On 15 October, when American Commissioner Benjamin Franklin received charges of cowardice against Captain Landais, which were validated by the statements and oaths of several squadron officers, he ordered Landais to Paris. Based on the evidence presented, Franklin suspended Landais from command of Alliance, which infuriated Landis to no end.
Once France agreed to assume financial responsibility for the squadron (all except for Alliance), and to avoid rupturing the delicate relations between France and Holland, Captain Jones transferred his flag, all American officers and crew (and most of the ship’s stores) from Serapis to Alliance. Captain Jones was not pleased with the state of the discipline of Alliance’s crew; he wasn’t encouraged by the conduct of Landais’ officers, either. They were too fond of rum.
Disgusted with the Dutch, Captain Jones sought the first favorable wind to depart from Texel; he waited four weeks. Jones finally made his break, escaping through British pickets without incident but Alliance was not a happy ship. Quarrels broke out between ship’s officers, one group supporting Landais, the other devoted to Jones. The primary issue was Landais’ cowardice in the fight off Flamborough Head. Jones instructed his officers to carry out their orders smoothly, professionally, and quietly and dispense with petty arguments with Landais’ officers.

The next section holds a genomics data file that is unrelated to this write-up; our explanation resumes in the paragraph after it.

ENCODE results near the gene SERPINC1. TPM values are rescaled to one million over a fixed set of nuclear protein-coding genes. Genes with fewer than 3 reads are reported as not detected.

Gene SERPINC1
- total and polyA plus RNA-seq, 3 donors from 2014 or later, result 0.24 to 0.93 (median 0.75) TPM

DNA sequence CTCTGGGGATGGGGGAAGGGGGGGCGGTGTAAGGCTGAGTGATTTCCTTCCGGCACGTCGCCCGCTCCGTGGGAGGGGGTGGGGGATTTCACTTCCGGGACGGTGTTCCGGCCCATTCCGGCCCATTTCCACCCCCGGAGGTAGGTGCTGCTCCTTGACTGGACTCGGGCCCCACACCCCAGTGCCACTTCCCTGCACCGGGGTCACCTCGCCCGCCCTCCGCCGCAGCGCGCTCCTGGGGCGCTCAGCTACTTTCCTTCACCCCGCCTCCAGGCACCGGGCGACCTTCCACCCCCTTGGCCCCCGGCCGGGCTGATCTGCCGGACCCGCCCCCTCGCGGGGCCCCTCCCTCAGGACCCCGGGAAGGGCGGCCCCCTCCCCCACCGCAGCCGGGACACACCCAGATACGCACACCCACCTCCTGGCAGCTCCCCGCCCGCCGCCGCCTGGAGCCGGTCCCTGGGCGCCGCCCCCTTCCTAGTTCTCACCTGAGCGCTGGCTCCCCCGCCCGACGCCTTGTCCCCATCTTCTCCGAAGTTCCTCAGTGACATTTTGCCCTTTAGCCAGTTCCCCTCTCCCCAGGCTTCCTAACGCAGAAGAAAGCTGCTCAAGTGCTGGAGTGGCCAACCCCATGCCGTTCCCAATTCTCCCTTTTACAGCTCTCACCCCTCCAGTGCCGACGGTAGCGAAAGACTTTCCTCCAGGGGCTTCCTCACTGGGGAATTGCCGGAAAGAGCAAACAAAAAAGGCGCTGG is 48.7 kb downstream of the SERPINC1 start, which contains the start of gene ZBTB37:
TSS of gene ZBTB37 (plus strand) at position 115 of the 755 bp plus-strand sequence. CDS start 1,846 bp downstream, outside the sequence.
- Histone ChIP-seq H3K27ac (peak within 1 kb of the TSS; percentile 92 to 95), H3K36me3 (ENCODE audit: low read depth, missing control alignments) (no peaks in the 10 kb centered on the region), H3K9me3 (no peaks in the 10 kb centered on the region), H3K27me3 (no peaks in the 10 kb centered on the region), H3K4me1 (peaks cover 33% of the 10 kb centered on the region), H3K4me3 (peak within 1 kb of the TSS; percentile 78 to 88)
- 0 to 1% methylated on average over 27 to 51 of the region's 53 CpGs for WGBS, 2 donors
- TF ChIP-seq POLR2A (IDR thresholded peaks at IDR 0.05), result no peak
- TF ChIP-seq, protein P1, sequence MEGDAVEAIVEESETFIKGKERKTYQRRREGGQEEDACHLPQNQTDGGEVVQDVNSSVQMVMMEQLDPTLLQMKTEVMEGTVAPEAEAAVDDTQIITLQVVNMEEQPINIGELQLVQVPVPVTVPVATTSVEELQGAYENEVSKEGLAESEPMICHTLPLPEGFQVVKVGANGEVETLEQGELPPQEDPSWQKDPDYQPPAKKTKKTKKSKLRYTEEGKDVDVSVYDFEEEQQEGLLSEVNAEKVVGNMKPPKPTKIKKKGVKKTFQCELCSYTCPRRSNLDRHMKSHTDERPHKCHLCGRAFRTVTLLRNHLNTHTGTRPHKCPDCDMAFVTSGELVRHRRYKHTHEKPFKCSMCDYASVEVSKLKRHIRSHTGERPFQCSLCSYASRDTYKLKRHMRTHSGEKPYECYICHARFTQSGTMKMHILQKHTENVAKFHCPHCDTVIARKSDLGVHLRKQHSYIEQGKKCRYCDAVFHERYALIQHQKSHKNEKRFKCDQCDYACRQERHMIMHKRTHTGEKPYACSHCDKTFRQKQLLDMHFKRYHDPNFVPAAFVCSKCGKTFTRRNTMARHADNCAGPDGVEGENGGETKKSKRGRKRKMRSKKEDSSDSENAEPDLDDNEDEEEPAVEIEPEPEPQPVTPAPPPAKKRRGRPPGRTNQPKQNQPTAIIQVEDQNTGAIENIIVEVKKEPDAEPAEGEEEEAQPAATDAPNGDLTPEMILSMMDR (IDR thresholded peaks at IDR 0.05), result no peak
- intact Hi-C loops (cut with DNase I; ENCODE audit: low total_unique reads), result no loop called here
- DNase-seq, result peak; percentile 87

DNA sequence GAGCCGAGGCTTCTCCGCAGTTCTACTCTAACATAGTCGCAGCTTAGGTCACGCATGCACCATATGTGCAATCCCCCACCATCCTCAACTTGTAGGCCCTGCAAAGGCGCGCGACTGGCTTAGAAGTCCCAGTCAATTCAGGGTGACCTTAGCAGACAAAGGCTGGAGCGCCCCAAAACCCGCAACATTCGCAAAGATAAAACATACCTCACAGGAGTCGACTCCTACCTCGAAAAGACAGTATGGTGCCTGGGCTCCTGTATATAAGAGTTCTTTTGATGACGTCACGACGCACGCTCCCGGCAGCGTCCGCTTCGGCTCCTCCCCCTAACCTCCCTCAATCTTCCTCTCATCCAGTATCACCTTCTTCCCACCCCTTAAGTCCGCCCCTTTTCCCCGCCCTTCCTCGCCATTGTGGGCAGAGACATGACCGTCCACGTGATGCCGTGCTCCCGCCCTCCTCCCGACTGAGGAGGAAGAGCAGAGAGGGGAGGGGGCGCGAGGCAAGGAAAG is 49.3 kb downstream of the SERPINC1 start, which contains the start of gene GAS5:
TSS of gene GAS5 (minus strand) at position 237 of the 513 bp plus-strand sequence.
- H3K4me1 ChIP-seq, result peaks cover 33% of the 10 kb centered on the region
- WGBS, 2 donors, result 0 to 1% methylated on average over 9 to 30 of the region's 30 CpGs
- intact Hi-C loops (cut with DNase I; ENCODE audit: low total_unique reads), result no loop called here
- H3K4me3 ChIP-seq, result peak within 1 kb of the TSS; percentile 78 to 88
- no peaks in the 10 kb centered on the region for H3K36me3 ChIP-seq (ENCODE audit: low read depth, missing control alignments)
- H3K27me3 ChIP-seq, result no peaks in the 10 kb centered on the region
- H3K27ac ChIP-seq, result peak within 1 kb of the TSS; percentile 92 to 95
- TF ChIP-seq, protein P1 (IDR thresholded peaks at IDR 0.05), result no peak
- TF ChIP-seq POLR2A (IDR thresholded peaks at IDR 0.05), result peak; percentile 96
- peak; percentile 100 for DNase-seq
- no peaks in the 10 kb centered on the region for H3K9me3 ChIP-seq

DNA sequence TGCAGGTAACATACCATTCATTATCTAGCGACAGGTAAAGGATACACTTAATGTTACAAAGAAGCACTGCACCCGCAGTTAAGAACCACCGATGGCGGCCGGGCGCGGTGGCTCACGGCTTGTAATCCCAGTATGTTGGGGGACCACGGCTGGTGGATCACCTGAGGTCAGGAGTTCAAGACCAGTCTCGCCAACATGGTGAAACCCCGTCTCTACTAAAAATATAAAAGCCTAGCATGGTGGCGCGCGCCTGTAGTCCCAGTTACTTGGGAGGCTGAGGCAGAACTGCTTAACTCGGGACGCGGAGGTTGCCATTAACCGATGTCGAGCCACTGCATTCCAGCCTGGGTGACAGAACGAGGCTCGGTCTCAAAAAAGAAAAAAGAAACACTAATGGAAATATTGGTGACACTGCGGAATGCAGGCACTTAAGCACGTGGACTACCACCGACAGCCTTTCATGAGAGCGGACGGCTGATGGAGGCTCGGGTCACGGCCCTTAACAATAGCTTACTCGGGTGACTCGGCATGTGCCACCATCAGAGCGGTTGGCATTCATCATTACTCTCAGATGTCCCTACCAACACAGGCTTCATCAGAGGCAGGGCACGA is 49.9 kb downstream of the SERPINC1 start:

On 10 February 1799, Jones put in at L’Orient and moored beside Serapis, which was awaiting condemnation. Alliance underwent repairs and refit. By mid-April, Jones received orders to return Alliance to America with large supplies of arms and clothing for General Washington’s army. There was still the question of prize money, however, and to resolve the issues, Captain Jones frequently traveled to Paris. Captain Landais, meanwhile, plotted to regain command of Alliance.
It was not difficult for Landais to agitate the crew against Jones; he convinced them that Captain Jones had neglected their interests in the matter of prize money. The crew even wrote to Benjamin Franklin declaring that they would not raise the ship’s anchor until their wages and prize money had been paid, or until their captain (Landais) was restored to duty. Marine Captain Matthew Parke was vocal about his refusal to sign such a letter.